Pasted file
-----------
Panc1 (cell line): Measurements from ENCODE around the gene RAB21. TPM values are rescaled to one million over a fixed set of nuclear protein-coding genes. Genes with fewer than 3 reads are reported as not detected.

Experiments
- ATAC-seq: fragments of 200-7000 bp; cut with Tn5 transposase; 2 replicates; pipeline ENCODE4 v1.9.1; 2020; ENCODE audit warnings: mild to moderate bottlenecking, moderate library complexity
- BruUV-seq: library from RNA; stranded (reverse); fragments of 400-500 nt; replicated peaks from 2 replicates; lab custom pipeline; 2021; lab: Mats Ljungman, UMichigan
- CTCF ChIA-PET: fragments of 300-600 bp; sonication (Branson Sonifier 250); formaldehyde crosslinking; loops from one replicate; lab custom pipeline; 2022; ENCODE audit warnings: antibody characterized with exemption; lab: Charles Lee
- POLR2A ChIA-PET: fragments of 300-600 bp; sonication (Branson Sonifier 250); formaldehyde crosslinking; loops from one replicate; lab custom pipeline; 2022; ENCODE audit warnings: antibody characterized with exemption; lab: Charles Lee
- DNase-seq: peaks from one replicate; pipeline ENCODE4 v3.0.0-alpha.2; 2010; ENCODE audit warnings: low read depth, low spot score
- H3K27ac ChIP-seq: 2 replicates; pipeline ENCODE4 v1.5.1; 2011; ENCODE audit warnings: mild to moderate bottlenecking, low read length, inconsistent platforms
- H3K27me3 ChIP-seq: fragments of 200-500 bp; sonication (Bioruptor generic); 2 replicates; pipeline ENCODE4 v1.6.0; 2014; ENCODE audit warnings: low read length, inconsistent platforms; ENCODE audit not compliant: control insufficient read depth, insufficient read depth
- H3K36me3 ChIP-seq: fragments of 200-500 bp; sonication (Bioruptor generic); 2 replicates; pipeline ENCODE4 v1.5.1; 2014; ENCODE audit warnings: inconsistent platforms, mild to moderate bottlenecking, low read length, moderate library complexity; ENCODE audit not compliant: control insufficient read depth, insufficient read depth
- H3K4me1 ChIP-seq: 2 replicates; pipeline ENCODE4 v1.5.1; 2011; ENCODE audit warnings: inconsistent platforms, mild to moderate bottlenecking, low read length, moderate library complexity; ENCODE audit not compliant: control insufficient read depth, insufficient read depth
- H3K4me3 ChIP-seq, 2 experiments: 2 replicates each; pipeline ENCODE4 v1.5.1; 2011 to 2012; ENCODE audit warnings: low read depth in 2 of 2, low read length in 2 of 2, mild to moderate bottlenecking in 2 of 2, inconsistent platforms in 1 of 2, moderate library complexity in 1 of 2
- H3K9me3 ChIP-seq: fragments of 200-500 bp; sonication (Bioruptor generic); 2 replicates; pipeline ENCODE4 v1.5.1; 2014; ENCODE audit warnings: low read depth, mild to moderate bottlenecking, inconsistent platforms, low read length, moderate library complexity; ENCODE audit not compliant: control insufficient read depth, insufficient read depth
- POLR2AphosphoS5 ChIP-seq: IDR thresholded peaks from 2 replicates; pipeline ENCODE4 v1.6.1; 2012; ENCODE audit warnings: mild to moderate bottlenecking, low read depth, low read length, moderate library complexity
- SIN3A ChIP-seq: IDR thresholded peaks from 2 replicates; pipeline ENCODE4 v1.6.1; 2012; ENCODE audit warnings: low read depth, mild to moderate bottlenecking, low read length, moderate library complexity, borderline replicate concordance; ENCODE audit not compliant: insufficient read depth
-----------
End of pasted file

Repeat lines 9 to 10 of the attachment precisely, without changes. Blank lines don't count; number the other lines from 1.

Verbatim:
- H3K27me3 ChIP-seq: fragments of 200-500 bp; sonication (Bioruptor generic); 2 replicates; pipeline ENCODE4 v1.6.0; 2014; ENCODE audit warnings: low read length, inconsistent platforms; ENCODE audit not compliant: control insufficient read depth, insufficient read depth
- H3K36me3 ChIP-seq: fragments of 200-500 bp; sonication (Bioruptor generic); 2 replicates; pipeline ENCODE4 v1.5.1; 2014; ENCODE audit warnings: inconsistent platforms, mild to moderate bottlenecking, low read length, moderate library complexity; ENCODE audit not compliant: control insufficient read depth, insufficient read depth